for Researchers & Teams

Create Projects on GitLab

SESYNC offers private git hosting through our GitLab server. When you connect to our GitLab Community Edition (CE) instance using your SESYNC username and password, you’ll see a dashboard of recent activity on projects that you are part of. If this is your first time connecting, it may be a little quiet.

Create a Project

There are two types of projects you can create in GitLab, personal and group projects.

If your SESYNC group does not yet have a GitLab group, you might want to create one. Creating a GitLab group has two main advantages: It helps you keep multiple repositories for your group’s project organized in one place, and it can also help you deal with permissions more easily by giving multiple people access to multiple projects all at once. See GitLab’s documentation on groups for more information about groups and how to create one on GitLab.

To create a project, click the new project either from the dashboard when you login for a personal project, or by clicking new project under a group for a group project. Enter the name, description and whether you want the project private, internal or public. Click create to finish creating your project.

Your project is now created and you can load files into it. Follow the instructions to manually load data, or follow one of our tutorials such as How do I create an RStudio Project with git?

After your project is created, you can use the links on your project page to browse activity and files in your project as seen below.

Project Sharing

Privately sharing your GitLab project with collaborators requires that collaborators have a SESYNC account. Please contact if your collaborator needs an account.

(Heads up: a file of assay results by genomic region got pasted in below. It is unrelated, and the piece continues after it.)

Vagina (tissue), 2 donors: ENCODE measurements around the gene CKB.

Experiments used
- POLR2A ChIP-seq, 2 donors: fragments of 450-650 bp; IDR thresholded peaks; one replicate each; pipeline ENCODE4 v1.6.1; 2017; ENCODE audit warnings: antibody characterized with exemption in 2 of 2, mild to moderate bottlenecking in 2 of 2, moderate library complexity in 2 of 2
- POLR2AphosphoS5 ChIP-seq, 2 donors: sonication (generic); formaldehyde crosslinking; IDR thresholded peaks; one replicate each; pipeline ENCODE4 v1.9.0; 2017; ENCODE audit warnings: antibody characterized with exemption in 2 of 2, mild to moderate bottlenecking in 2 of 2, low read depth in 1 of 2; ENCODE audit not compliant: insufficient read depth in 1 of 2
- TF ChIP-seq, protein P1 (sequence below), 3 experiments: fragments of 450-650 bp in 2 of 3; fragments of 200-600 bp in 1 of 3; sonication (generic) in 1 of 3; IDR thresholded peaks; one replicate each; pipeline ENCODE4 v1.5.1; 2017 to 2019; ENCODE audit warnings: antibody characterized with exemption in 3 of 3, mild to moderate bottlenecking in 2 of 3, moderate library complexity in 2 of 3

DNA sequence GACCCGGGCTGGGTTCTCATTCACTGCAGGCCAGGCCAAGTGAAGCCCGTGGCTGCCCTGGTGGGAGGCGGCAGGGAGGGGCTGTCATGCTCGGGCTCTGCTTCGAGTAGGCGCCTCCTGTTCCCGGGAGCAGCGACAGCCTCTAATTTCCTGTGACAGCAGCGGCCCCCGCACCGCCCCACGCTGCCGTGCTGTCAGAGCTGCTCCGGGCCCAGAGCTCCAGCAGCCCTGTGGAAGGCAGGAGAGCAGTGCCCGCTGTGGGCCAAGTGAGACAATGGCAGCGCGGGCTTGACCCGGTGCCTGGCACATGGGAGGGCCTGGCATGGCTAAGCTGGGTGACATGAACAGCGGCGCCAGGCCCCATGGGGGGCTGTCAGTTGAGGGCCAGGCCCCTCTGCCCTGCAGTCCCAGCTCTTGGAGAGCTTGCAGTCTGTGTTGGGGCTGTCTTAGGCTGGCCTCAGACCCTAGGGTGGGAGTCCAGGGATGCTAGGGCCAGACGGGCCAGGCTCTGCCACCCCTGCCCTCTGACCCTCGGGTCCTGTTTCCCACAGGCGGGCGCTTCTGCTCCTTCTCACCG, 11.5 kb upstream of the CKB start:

From the dashboard of your project, click ‘Members’. You can share your project with new members or groups under the “Invite member” or “Invite group” tabs.

Under “Search for members to update or invite”, start typing the name of your colleagues and a matching account name should appear. If they do not, they probably haven’t logged in to yet. Drop them a quick e-mail asking them to login so you can grant access. You can shoose the level of access from the choices below.

Click ‘Invite’ at the bottom when you have finished. The next time your collegue logs in they will see the project in their dashboard.

(Optional) Switch from HTTPS to SSH

HTTPS and SSH are two different protocols that let you securely push (pull) commits to (from) a remote git repository. HTTPS requires a username and password to authenticate, while SSH works with paired public and private cryptographic keys. You can use either one, but setting up an SSH key pair means never having to enter a username and password.

You can generate a key pair for any machine onto which you will clone your repository, but SESYNC makes it especially easy to use the SSH protocol for projects cloned to our RStudio Server from GitLab or GitHub.

  1. Login to
  2. Select “Tools” > “Global Options” > “Git/SVN”
  3. Choose “View public key”
  4. Copy the key to your clipboard and “Accept”/”Okay”/”Continue”/”Close” all the windows
  5. Login to your remote git repository to add your public key:
    • click on your avatar (upper right) > “Settings” > “SSH Keys” > (Go To Step 6) > “Add key”
    • click on your avatar (upper right) > “Settings” > “SSH and GPG keys” > “New SSH key”
  6. Paste the key in the larger box (leave the smaller box blank to use a default title or label)
  7. Open every existing RStudio project you’ve previously cloned from GitLab/GitHub, and substitute the new repository URL (it begins with git@) for <URL> in the R command system('git remote set-url origin <URL>').

That’s it! You should be able to push and pull between your local git repository on and the remote git repository on GitLab/GitHub.

Bonus tip: You can also set up an SSH key on your local machine, if you want to work locally instead of on the RStudio server. See the FAQ on setting up SSH keys for more details.